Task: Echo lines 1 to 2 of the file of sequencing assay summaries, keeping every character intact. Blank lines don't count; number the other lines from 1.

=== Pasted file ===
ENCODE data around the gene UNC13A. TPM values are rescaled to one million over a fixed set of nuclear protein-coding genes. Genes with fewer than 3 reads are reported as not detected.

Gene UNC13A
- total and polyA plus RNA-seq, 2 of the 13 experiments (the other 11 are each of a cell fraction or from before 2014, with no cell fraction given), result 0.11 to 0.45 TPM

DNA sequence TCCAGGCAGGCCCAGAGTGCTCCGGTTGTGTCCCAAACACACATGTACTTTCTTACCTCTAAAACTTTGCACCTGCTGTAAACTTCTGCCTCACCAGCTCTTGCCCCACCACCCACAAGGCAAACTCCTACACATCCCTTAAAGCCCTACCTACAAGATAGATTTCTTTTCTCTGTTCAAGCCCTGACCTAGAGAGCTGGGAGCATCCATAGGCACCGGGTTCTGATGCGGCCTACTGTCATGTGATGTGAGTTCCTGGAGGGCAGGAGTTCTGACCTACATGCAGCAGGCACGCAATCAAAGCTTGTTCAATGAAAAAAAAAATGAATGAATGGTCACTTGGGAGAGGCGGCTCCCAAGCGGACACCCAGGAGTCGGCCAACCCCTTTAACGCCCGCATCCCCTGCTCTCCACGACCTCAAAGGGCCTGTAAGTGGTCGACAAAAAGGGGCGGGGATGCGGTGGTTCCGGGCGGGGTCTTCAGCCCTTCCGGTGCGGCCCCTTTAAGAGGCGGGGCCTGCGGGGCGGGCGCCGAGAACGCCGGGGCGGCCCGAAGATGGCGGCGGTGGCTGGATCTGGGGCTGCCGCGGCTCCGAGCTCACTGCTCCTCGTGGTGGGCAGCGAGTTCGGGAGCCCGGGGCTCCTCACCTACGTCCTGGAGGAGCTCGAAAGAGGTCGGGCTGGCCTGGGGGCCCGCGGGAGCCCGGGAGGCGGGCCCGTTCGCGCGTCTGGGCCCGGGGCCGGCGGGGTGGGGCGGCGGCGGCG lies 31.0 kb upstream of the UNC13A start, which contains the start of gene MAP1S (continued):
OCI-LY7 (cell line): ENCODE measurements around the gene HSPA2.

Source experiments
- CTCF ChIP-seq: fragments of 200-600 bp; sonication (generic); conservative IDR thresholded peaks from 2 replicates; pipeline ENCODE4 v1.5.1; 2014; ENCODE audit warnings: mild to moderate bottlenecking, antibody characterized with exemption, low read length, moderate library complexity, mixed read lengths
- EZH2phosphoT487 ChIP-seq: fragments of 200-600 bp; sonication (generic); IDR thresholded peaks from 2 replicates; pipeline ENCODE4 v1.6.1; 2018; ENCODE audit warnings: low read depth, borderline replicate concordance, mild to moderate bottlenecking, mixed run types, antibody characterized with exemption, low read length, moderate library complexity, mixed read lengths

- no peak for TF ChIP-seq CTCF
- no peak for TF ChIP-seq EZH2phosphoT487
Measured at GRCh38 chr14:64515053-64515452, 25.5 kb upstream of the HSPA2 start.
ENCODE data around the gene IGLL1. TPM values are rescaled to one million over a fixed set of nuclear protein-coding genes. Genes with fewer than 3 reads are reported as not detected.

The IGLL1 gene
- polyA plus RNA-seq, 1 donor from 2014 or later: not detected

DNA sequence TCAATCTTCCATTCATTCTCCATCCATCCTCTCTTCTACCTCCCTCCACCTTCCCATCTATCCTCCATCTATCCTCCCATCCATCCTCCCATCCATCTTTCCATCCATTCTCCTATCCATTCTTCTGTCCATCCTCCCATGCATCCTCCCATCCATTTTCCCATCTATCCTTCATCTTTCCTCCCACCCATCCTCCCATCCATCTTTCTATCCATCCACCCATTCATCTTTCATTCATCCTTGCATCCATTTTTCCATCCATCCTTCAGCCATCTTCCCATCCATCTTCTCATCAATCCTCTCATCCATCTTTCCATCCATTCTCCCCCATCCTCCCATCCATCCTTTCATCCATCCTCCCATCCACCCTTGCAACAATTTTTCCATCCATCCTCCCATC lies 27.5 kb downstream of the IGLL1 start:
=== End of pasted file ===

ENCODE data around the gene UNC13A. TPM values are rescaled to one million over a fixed set of nuclear protein-coding genes. Genes with fewer than 3 reads are reported as not detected.

Gene UNC13A